US stocks up on dovish Fed comments; Europe, Asia down


NEW YORK CITY: US stocks rallied on Monday (Tuesday in Manila) as a top Federal Reserve official argued against hiking interest rates quickly.

Dovish remarks from Fed Governor Lael Brainard helped US stocks climb about 1.5 percent, recovering nearly all of the losses from Friday, when surprisingly hawkish comments from other Fed officials sparked a sell-off.
European and Asian markets, still trading on the basis of Friday’s Fed commentary in the US, retreated.

Frankfurt, Paris and London all shed more than one percent, while Japan’s Nikkei lost 1.7 percent and Hong Kong 3.4 percent.

“While this doesn’t necessarily mean that rates will go up in September, it still causes uncertainty which historically stocks rather dislike,” said Markus Huber, a trader for City of London Markets.

On Monday, Brainard said the US central bank should adopt a “moderate and gradual” approach to lifting rates and avoid moves to “tighten policy preemptively.”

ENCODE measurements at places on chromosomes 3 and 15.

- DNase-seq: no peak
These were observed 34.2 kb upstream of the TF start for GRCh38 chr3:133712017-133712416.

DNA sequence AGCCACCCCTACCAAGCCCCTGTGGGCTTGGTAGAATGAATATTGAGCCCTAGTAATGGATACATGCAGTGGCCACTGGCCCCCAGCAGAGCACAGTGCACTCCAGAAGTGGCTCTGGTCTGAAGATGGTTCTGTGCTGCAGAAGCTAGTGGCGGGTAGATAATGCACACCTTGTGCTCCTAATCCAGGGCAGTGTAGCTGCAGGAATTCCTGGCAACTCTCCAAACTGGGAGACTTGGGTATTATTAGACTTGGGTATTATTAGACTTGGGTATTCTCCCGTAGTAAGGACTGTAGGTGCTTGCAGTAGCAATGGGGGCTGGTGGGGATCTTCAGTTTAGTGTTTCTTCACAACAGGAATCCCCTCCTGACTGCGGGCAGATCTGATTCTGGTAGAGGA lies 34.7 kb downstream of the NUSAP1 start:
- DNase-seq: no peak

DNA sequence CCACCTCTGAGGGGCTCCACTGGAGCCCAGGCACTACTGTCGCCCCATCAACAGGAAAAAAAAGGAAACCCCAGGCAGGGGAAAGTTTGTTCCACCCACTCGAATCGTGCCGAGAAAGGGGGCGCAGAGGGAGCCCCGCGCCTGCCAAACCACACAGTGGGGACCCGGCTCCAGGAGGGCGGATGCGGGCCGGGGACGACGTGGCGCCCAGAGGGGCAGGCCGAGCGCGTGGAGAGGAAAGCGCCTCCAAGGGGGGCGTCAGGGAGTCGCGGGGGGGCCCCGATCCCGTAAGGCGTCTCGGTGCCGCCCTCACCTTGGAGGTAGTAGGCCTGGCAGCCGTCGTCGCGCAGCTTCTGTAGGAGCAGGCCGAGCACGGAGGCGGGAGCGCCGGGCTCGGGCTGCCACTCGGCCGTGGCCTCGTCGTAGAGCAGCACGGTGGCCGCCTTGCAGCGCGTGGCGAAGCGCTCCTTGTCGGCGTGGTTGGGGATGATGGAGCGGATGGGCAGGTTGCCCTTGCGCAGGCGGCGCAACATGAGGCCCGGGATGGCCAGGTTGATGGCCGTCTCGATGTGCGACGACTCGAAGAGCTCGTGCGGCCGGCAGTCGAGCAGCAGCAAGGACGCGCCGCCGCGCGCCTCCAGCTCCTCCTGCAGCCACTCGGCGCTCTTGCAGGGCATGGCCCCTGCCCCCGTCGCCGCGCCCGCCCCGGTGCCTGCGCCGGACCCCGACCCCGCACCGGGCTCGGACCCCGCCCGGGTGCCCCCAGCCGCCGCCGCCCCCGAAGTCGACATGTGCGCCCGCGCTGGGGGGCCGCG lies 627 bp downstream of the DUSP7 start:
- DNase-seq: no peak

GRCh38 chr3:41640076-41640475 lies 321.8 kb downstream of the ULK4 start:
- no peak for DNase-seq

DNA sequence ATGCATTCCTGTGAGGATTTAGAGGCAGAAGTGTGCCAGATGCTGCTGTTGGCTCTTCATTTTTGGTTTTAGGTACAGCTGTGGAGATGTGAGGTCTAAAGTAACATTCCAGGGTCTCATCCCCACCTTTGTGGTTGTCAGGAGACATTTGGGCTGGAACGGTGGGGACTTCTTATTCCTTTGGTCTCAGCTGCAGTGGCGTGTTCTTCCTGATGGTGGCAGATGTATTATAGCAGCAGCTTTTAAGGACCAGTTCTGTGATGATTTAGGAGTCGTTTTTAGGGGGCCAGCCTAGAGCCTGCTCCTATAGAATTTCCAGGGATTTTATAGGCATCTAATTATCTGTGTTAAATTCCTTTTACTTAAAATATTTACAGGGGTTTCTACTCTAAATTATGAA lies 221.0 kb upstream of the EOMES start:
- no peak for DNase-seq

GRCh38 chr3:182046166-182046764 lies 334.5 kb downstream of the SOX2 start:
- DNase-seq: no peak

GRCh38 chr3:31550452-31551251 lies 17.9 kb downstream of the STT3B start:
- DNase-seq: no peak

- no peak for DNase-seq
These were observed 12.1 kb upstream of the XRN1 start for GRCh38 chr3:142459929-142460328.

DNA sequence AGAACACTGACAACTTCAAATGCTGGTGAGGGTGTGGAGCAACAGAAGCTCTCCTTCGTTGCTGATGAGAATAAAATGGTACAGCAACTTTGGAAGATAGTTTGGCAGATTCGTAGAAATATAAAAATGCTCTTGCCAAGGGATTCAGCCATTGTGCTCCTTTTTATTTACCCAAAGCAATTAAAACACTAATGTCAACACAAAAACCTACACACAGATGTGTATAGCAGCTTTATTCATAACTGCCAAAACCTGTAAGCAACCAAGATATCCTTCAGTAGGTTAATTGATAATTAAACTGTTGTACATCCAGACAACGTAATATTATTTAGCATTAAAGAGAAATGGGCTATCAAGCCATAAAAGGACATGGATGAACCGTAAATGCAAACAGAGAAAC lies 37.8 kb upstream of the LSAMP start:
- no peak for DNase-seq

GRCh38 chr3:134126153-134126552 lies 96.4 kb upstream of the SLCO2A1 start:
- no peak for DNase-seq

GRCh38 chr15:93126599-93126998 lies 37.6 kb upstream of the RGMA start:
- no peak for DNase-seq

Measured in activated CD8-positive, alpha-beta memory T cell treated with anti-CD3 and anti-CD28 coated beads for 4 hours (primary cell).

Her remarks stood in contrast to comments Friday from a pair of Fed officials, Boston Fed President Eric Rosengren and Governor Daniel Tarullo, who signaled that a rate hike could come as soon as this month.

Brainard “didn’t sound nearly as hawkish as the other folks,” said Art Hogan, chief market strategist at Wunderlich Securities.

“That makes us think that our vision of monetary policy really hasn’t changed, and the market is trying to recalibrate that a little bit.”

In Frankfurt, Linde shares fell seven percent after the German gas giant and US peer Praxair ended merger talks, leaving intact the number one spot in industrial gases for France’s Air Liquide, which fell one percent in Paris.

Praxair rose 1.0 percent.

Shares of Potash Corp. dropped 1.2 percent, while rival Agrium lost 2.7 percent after the companies announced a merger to create the largest crop nutrient company in the world. The move comes amid a wave of agribusiness mergers sparked by low crop prices.

HP Inc. rose 3.9 percent following its move to buy Samsung Electronics’ printer business for $1.05 billion.
Tesla Motors rose 2.0 percent after announcing that it upgraded its Autopilot software to use more advanced radar technology.


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